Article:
So, if we break your argument into its component parts, we see that the increasing GINI Index — which is a bad thing, by the way — is, according to you, independent of the tax rate, the rate I quoted you is still wildly higher than regular people pay, and as long as there are 41 Eemocrats, we don’t have to worry about entitlements cuts. That, in a nutshell, is your counter argument.
Incorrect. My counter argument is as follows:
- There is no evidence that the new tax plan will exacerbate the GINI ratio. And a statistical analysis shows that since the mid-60’s, there has been no correlation between tax rates and income inequality.
- There is no risk of substantial entitlement cuts because anyone who tries to cut them will be tossed out on their ears by the voters. The voters are the stopgap, not the makeup of Congress.
Curiously, if you followed that chart backward in time, we’d see that the GINI Index was decreasing until that 1967, when it began its escalating increase.
Yes, I’m aware of that. 1965, I believe was the bottom, not 1967, but no reason to quibble.
Point is that statistically, BY THE MATH, income inequality is not correlated to tax policy. You can argue, if you appear willing to do, that if one goes back to the ages prior to globalization and automation, that some sort of correlation will appear. Perhaps, but the larger question on the table would then be how sane it would be to go back 80 years simply to create a correlation that no longer exists today.
A 20% base rate for pass-through LLCs will allow me to pay substantially less than the average taxpayer. But you are welcome to do the math.
If your contention is is that an LLC marginal rate of 20% will land you an effective rate of under 12%, I’ll take your word for it. I’ve never modeled an LLC and have no real interest in learning all those rules. But I quite agree, if there’s a loophole in there that allows a private business owner to do a simple restructuring that can drive their effective rate down 20 points, that’s a bug, not a feature. I always agreed with Mr. Buffett that he shouldn’t pay a lower rate than his secretary; the problem was always how to fix that without causing a problem elsewhere in the economy.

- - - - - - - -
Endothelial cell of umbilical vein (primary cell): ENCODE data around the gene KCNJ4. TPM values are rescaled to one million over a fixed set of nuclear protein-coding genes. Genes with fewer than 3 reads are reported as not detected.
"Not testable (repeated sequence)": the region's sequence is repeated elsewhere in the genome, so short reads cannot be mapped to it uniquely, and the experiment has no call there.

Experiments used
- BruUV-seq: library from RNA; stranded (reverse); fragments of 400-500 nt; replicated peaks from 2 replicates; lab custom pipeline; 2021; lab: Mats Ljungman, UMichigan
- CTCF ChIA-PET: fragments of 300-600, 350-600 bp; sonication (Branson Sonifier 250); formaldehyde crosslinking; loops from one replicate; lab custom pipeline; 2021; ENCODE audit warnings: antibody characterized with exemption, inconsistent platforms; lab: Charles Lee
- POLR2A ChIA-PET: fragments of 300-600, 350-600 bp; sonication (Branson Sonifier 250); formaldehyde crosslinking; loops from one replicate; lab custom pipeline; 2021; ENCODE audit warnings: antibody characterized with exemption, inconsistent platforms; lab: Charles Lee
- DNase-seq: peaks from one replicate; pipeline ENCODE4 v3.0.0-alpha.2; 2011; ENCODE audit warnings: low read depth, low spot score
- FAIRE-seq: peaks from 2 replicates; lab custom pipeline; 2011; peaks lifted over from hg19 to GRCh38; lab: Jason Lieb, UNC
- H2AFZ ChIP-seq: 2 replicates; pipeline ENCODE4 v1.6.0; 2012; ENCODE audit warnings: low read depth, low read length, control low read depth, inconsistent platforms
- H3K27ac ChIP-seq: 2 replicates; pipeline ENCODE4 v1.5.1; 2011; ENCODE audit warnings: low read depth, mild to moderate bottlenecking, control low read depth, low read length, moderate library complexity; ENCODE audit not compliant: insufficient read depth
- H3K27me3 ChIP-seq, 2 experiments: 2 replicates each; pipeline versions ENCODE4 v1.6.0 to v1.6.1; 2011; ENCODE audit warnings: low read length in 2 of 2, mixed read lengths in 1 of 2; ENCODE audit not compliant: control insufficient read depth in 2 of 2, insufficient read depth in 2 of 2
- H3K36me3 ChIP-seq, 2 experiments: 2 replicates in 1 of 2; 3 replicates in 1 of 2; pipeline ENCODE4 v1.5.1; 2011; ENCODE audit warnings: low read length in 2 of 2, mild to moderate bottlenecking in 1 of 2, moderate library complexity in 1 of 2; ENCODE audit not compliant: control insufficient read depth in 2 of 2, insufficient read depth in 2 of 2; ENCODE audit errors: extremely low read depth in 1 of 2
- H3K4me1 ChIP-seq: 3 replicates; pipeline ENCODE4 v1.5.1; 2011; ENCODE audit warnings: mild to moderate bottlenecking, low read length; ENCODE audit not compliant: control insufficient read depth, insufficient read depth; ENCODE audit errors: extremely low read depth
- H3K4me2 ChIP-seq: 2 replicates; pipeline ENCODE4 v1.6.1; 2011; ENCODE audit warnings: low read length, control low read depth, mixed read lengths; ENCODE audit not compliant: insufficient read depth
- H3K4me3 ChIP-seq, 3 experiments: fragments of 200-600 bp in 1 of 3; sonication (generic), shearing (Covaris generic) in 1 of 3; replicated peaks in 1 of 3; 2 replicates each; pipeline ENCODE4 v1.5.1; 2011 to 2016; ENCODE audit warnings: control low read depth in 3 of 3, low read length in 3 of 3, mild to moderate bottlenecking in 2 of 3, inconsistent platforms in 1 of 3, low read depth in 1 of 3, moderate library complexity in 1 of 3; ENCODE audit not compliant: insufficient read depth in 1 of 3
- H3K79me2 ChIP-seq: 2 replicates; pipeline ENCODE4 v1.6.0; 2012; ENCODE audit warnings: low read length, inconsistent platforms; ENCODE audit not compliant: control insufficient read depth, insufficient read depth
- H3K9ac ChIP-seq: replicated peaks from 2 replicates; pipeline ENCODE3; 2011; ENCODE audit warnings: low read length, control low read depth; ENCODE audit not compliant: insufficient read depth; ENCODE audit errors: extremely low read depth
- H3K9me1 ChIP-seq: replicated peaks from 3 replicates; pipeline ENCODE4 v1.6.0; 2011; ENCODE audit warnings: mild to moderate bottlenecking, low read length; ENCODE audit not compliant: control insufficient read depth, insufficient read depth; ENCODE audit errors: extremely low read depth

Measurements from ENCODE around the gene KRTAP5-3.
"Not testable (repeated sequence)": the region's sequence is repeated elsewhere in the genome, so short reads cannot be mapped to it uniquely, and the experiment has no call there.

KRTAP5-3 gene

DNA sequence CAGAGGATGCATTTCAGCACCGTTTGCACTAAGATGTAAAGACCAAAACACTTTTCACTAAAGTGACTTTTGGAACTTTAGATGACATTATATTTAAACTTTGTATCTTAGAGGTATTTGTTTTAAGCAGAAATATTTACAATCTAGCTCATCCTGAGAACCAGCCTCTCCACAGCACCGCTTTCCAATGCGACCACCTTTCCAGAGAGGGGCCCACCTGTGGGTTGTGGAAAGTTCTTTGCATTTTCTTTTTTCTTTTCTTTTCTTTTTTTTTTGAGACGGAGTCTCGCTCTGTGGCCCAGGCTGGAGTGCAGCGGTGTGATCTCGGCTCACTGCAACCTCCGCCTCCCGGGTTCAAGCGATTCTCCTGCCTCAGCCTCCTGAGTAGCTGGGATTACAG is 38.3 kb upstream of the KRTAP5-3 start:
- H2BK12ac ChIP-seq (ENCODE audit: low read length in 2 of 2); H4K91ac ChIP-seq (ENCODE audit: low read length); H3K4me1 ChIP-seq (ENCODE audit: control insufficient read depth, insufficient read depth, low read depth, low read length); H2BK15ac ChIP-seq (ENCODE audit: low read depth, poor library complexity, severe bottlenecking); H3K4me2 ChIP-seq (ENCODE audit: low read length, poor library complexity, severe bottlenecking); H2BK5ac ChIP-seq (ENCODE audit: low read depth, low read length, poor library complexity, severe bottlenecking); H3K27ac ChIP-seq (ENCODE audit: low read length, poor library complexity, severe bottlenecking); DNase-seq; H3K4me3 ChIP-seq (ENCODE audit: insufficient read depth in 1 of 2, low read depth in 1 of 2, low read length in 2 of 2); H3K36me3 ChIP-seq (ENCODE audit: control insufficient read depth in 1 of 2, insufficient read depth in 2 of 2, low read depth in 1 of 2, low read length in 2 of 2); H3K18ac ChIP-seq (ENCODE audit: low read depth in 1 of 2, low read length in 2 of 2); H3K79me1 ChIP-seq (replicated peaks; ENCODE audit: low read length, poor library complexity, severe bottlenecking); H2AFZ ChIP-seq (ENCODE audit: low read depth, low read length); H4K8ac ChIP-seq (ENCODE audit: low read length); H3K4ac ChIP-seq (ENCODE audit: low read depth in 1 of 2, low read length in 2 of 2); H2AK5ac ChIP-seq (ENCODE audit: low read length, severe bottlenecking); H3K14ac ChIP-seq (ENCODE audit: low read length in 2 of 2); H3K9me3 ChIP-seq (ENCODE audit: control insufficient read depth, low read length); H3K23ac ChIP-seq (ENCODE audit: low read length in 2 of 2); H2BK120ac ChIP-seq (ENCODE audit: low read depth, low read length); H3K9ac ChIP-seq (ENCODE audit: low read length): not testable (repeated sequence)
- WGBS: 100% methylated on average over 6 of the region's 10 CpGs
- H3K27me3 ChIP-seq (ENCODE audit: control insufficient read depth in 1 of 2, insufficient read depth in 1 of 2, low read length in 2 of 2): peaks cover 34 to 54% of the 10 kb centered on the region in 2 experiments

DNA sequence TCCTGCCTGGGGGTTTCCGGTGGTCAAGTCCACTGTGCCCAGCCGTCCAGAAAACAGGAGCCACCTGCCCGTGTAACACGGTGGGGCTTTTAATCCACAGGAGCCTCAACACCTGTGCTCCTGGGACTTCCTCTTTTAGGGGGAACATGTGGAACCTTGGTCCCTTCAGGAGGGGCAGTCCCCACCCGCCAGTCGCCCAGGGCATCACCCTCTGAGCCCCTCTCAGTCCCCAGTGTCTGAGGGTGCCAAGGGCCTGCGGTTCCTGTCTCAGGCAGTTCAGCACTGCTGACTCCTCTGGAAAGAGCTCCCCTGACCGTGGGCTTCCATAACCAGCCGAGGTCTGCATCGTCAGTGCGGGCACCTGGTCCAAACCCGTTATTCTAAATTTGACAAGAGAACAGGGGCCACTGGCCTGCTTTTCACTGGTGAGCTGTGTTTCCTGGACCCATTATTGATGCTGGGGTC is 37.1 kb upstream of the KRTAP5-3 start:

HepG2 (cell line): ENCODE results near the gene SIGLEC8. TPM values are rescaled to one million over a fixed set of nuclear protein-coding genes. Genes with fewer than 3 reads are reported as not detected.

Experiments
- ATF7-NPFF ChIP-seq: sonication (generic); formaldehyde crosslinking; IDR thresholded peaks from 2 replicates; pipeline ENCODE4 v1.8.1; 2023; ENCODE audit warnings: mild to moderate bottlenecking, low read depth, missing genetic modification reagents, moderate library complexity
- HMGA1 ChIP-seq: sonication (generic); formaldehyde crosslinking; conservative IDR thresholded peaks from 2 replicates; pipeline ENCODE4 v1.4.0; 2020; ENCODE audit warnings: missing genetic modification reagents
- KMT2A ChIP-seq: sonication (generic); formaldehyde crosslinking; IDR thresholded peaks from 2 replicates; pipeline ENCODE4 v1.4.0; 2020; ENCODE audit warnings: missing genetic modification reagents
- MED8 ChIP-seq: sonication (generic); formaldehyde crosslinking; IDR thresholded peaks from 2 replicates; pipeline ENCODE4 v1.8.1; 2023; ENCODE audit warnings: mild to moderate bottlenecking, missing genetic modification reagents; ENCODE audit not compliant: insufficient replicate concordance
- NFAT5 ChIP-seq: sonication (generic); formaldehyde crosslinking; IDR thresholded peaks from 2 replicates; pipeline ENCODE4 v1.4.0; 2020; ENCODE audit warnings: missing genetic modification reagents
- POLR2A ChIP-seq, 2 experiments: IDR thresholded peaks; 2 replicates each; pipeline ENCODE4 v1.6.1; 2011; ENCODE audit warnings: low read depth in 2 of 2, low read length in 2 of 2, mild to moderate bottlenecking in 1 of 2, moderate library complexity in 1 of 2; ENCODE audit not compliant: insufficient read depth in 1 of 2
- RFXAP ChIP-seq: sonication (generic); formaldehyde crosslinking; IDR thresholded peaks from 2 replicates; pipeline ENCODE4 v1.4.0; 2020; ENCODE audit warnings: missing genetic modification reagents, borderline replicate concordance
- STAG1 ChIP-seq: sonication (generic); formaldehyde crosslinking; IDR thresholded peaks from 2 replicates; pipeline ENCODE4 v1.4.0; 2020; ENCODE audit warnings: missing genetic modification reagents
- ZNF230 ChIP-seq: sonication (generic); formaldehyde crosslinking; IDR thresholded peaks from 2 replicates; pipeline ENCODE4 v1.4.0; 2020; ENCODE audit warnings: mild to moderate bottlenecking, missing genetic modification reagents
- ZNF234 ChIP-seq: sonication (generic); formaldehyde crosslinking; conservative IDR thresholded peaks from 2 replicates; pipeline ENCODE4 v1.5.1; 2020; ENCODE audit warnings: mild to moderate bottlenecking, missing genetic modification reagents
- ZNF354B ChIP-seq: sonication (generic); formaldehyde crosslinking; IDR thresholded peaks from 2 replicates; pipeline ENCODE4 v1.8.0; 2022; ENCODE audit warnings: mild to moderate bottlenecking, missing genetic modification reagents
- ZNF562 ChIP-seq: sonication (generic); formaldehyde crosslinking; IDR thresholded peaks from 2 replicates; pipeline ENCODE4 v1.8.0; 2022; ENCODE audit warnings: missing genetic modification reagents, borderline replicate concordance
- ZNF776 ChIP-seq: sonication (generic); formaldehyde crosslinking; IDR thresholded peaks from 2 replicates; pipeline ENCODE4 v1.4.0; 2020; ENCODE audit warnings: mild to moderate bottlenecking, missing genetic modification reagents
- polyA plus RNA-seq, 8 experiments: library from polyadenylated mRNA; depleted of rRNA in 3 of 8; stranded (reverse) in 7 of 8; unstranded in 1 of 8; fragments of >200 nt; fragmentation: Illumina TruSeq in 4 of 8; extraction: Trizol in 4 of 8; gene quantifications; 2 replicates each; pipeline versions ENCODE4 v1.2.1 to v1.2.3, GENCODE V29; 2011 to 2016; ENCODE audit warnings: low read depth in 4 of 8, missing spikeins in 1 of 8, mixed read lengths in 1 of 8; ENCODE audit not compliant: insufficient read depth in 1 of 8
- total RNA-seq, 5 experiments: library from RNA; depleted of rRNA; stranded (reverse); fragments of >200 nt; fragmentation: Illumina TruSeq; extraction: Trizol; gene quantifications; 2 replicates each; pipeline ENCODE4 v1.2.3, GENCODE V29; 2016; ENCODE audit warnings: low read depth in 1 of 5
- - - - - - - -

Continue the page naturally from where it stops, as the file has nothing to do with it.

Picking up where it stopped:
The deficit is engineered in order to provide a convenient excuse for slashing entitlements — always the entire point.
No risk of that.
So, we can see all three of your arguments have some issues.
Nothing serious. Again, it is unscientific to go back too far into the past. You’re the one desperately digging for evidence to support your views, not I.
Your defense of the rate cuts for pass-through companies had to use erroneous data in order to seem relevant.
The data, of course, was not erroneous, and I agreed with you above that if your analysis of the LLC situation is correct, then that’s not a good thing.
But sadly, the effective rate is not the base rate, so you wasted all that typing to prove no point.
Laughs at you. People alter their behavior based on what they pay, not the marginal rate.
As always, Ron, you disparage math and logic to suit your political views.
The intent is to use the resulting deficit as cover for slashing the safety net.
If you say so. But I would advise you to seek medical intervention for your paranoia. If they ever tried to SLASH stuff, myself and all the conservatives who understand the theory of the civil society would jump ship. Even the Tea Party people wanted the entitlements left alone, just reformed so they;d be there forever.
And the decrease in entitlement spending means, necessarily, more money coming out of the pockets of more lower and working class folks, decreasing the descretionary income of this sector, decreasing demand, and weakening the labor market, making sure those same workers don’t get raises.
None of which has happened or will happen.
It’s just shocking to me that you can’t follow the fairly straight line from tax cuts for the rich leading to budget deficits that are used as pretext for cutting spending, typically on helping poor people, which are the sole demographic without any real representation in Washington.
Uh……you’re claiming there’s a causality between low tax rates and deficits to the inflation of major items? :-) (Spits coffee)
Ron, you ever do any math that’s not counting on your fingers? Here’s a challenge for you. Look the federal deficit, and tell me what percentage the “rich” (however you choose to define them) would have to pay to close that gap, which today is running at about 500B a year.
Keep in mind that a percentage can’t be over 100%. :-)